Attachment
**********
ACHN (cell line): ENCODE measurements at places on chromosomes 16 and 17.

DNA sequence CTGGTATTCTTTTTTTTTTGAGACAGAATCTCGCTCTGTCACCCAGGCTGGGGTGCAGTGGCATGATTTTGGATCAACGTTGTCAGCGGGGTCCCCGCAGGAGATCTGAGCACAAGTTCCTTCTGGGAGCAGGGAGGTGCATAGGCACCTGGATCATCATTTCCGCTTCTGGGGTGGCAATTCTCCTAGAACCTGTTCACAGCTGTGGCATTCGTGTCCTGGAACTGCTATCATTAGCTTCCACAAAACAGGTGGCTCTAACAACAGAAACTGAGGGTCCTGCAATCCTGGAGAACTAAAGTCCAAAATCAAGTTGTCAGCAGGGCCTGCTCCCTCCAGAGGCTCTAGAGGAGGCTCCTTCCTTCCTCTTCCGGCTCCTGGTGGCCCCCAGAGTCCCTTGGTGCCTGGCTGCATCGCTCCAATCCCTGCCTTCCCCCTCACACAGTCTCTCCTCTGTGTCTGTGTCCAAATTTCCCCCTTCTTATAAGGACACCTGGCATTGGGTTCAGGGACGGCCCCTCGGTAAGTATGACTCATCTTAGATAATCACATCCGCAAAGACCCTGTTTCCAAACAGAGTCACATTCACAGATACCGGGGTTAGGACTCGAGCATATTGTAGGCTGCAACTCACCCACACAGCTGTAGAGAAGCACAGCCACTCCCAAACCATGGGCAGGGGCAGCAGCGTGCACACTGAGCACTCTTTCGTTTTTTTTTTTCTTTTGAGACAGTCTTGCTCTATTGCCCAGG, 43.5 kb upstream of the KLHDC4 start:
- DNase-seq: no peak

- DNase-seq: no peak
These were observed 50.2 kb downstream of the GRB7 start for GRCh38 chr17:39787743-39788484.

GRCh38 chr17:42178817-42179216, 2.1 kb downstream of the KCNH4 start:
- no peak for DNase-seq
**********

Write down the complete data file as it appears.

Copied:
ACHN (cell line): ENCODE measurements at places on chromosomes 16 and 17.

DNA sequence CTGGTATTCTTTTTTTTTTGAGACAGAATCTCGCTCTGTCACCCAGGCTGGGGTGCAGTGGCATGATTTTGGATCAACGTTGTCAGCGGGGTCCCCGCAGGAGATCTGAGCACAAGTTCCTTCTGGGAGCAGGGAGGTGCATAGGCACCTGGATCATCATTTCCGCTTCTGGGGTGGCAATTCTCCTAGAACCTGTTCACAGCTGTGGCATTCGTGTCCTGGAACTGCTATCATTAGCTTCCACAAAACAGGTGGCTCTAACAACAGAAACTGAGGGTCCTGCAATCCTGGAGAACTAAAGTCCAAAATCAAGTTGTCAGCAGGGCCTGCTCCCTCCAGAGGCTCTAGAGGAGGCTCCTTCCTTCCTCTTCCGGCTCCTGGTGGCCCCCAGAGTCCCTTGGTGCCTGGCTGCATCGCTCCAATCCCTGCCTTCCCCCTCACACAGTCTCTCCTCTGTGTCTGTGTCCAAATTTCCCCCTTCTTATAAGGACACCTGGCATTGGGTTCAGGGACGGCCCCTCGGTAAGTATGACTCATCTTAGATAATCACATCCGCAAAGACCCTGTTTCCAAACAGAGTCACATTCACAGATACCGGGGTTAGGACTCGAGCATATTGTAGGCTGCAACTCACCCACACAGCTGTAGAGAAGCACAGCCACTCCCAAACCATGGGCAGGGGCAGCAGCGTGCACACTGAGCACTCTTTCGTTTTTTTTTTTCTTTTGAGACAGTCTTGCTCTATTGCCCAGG, 43.5 kb upstream of the KLHDC4 start:
- DNase-seq: no peak

- DNase-seq: no peak
These were observed 50.2 kb downstream of the GRB7 start for GRCh38 chr17:39787743-39788484.

GRCh38 chr17:42178817-42179216, 2.1 kb downstream of the KCNH4 start:
- no peak for DNase-seq